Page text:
Once your independent study application has been approved, you will receive a permission to register for the course.
4. Submit your final product
All students who pursue a Cognitive Science Independent Study are required to submit their final product upon successful completion of their independent study. Please submit to Weinberg-Institute@umich.edu.
Creating Scripts for the Michigan Neural Distinctiveness Project (MiND)
Faculty Mentor: Thad Polk
Student’s Track: Computation
The Michigan Neural Distinctiveness (MiND) Project investigates the structural, functional, and chemical changes that underlie behavioral impairments associated with healthy aging (e.g., declines in processing speed, working memory, sensory domains such as vision and motor skills).
This student’s project focused on studying white matter differences between older and younger adults. For the project, the student created scripts to pre-process and analyze multi-shell diffusion weighted images. This student pre-processed data, ran quality control checks, analyzed data, and visualized results. At the end of the semester, the results of the project were shared in a presentation to lab members.
The Cognitive Science of Mind Wandering
Faculty Mentor: Chandra Sripada
Student’s Track: Philosophy
The goal of this project is to understand how mind wandering reflects an individual's personal concerns. The student conducted a two-part process for research participants. In part one, the participant verbalizes spontaneous thoughts in isolation for thirty minutes. In part two, the participants complete an interview about their current personal concerns. The student also conducted an extensive literature review and created a coding scheme to analyze the transcripts.
Exploring the Correlation Between Types of Empathy and Types of Giving Behavior
Faculty Mentor: Stephanie Preston
Student’s Track: Decision
The goal of this project is to use Mark Davis’ Interpersonal Reactivity Index to examine subjects’ decision making in terms of altruistic giving to non-profit organizations, specifically how the cognitive mechanism of perspective taking impacts decisions to give to non-profit organizations. The student hypothesizes that higher scores on the perspective-taking subscale will correlate with greater willingness to give to a non-profit that does not align with an individual’s own political ideologies, higher scores on the empathic concern subscale will correlate with willingness to give, higher scores in the personal distress subscale will correlate with lower willingness to give, and higher scores on the fantasy scale will have no correlation with willingness to give. The student will analyze these correlations based on the results of a survey they created. At the end of the semester, the student plans to complete a paper that further investigates how the correlations between each subscale and giving behavior and will go into additional detail about the correlation between the perspective-taking subscale and partisanship, including an examination of partial perspective taking behaviors and how the process of distancing from the self, rather than the sharing of another's perspective can impact altruistic behavior when political differences are present.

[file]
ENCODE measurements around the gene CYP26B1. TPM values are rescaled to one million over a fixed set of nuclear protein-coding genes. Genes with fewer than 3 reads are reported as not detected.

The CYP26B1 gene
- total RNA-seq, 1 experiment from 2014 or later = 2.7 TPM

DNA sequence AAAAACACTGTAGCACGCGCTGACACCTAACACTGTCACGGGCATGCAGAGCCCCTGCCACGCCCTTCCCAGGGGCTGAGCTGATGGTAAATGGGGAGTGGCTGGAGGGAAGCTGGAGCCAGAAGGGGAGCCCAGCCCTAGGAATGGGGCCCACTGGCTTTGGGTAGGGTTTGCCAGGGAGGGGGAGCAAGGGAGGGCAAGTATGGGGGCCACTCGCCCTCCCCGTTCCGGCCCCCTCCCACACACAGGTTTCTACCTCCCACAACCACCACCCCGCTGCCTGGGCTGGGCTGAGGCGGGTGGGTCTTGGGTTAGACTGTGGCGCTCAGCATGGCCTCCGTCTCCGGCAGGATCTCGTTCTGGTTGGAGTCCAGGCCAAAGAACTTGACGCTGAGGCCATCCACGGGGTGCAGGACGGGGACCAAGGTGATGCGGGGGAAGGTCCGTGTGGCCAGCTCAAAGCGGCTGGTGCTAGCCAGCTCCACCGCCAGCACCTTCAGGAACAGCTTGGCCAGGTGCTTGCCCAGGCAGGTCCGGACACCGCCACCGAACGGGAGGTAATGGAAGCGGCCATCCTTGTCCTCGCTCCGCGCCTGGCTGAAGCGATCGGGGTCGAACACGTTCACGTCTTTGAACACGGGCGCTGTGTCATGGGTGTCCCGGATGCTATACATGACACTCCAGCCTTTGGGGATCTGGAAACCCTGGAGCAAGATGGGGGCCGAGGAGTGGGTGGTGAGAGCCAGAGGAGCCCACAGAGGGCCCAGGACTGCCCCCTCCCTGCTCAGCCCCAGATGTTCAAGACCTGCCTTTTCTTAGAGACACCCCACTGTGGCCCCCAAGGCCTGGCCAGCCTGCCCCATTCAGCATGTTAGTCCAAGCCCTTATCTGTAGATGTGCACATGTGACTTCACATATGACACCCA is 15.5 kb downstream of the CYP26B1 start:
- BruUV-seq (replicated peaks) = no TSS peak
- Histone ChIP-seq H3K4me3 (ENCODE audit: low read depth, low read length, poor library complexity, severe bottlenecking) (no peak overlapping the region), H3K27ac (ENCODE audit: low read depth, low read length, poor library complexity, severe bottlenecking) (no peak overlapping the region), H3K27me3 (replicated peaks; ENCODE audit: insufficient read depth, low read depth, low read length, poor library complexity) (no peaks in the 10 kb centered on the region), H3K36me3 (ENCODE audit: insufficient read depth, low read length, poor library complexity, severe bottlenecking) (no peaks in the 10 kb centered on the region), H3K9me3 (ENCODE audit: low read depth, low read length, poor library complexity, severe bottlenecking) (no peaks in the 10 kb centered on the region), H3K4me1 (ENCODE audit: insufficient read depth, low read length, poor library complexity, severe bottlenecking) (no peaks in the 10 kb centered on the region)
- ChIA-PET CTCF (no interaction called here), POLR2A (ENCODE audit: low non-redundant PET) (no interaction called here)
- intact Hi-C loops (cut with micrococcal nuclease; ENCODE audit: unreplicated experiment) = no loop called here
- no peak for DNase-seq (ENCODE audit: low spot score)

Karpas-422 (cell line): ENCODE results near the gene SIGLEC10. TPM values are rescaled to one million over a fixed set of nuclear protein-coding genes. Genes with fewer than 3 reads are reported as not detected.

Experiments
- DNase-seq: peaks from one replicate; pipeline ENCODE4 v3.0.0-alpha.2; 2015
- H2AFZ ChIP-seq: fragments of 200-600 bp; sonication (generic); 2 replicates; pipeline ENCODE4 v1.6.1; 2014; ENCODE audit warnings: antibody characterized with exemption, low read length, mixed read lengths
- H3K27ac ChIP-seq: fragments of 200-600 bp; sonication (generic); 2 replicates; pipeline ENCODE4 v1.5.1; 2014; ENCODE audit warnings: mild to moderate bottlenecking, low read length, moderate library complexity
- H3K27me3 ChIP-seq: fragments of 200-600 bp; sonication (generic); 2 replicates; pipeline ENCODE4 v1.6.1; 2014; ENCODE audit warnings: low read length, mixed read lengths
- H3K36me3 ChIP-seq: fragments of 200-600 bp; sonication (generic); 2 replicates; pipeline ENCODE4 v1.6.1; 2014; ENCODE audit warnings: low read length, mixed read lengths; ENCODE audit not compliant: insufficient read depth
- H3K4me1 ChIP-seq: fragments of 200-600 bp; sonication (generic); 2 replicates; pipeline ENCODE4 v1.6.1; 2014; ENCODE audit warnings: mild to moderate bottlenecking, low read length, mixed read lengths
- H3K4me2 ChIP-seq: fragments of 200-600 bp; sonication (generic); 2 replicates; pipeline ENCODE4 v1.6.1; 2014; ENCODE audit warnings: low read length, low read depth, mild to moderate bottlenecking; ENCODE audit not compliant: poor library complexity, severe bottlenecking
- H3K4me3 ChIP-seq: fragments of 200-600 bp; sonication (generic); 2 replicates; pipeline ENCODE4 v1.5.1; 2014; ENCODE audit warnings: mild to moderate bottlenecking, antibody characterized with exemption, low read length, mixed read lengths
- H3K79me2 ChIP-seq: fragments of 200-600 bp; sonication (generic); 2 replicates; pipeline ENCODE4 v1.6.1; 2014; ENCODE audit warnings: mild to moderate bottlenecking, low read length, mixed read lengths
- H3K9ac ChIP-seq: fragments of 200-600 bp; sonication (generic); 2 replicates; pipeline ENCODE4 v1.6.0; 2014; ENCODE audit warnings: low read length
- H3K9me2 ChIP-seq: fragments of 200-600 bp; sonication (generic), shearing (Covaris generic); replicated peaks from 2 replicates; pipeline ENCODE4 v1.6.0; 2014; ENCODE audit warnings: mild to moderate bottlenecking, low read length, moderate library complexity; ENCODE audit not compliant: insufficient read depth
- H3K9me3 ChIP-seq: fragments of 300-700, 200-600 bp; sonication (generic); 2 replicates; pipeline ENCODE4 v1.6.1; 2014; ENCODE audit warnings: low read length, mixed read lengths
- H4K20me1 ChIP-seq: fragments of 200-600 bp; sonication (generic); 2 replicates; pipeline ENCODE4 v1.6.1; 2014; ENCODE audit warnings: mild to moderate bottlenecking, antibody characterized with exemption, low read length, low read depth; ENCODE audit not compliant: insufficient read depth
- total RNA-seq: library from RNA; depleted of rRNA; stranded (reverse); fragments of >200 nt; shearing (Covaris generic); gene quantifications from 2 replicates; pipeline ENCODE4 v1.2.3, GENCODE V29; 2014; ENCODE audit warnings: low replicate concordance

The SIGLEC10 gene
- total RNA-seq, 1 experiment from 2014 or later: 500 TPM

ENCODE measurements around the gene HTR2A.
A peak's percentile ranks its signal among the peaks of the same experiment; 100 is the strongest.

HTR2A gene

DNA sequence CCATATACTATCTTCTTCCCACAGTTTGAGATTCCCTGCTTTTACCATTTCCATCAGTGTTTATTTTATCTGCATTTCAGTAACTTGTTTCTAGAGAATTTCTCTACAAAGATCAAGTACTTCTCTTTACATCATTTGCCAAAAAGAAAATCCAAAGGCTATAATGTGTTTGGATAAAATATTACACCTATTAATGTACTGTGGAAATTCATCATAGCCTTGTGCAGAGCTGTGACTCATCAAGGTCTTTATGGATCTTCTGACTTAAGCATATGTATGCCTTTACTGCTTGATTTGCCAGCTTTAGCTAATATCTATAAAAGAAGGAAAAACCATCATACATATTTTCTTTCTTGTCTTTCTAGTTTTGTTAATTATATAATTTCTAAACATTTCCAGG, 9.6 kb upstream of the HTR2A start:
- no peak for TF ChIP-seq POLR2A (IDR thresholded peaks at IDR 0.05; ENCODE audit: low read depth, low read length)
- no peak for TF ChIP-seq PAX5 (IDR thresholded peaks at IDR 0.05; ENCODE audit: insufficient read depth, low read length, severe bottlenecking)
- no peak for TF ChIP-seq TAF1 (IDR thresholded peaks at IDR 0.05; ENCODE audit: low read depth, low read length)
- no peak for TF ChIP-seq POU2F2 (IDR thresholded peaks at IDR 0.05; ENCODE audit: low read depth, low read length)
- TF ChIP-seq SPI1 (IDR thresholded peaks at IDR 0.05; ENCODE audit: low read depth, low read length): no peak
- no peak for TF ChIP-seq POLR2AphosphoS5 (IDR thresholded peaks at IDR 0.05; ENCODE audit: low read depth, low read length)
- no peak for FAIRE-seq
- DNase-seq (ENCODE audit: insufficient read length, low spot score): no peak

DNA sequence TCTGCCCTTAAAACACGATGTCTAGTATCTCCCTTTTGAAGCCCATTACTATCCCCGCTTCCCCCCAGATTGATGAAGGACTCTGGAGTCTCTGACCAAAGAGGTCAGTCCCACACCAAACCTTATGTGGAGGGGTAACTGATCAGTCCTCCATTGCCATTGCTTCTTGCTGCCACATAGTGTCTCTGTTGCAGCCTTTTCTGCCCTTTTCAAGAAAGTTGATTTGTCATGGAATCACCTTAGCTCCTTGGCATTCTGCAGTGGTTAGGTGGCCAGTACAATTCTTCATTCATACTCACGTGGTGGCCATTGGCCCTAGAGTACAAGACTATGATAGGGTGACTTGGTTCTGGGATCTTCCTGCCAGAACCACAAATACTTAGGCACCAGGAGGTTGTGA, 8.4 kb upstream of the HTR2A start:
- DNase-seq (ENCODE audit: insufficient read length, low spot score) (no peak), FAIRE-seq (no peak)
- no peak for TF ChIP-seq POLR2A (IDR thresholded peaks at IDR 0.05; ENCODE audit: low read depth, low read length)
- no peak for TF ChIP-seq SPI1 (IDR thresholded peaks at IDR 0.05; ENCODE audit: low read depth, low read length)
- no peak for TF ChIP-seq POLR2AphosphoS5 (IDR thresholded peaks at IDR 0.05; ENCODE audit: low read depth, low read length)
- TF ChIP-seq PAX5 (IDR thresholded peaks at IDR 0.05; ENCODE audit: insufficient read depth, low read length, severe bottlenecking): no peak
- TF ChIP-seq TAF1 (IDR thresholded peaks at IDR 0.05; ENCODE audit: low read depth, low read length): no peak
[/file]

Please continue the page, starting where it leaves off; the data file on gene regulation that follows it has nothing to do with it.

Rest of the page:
Research Assistant in the Psycholinguistics Lab
Faculty Mentor: Julie Boland
Student’s Track: Language
This student is assisting with a research project in the psycholinguistics lab investigating L1 influence on collocation processing in intermediate Chinese speakers and near-native Chinese speakers, using English speakers with no Chinese knowledge as a control group. The student will support the project through creating a list of stimuli, running subjects in the lab, and analyzing data. At the end of the smeester, the student will present the progress made and their specific contributions.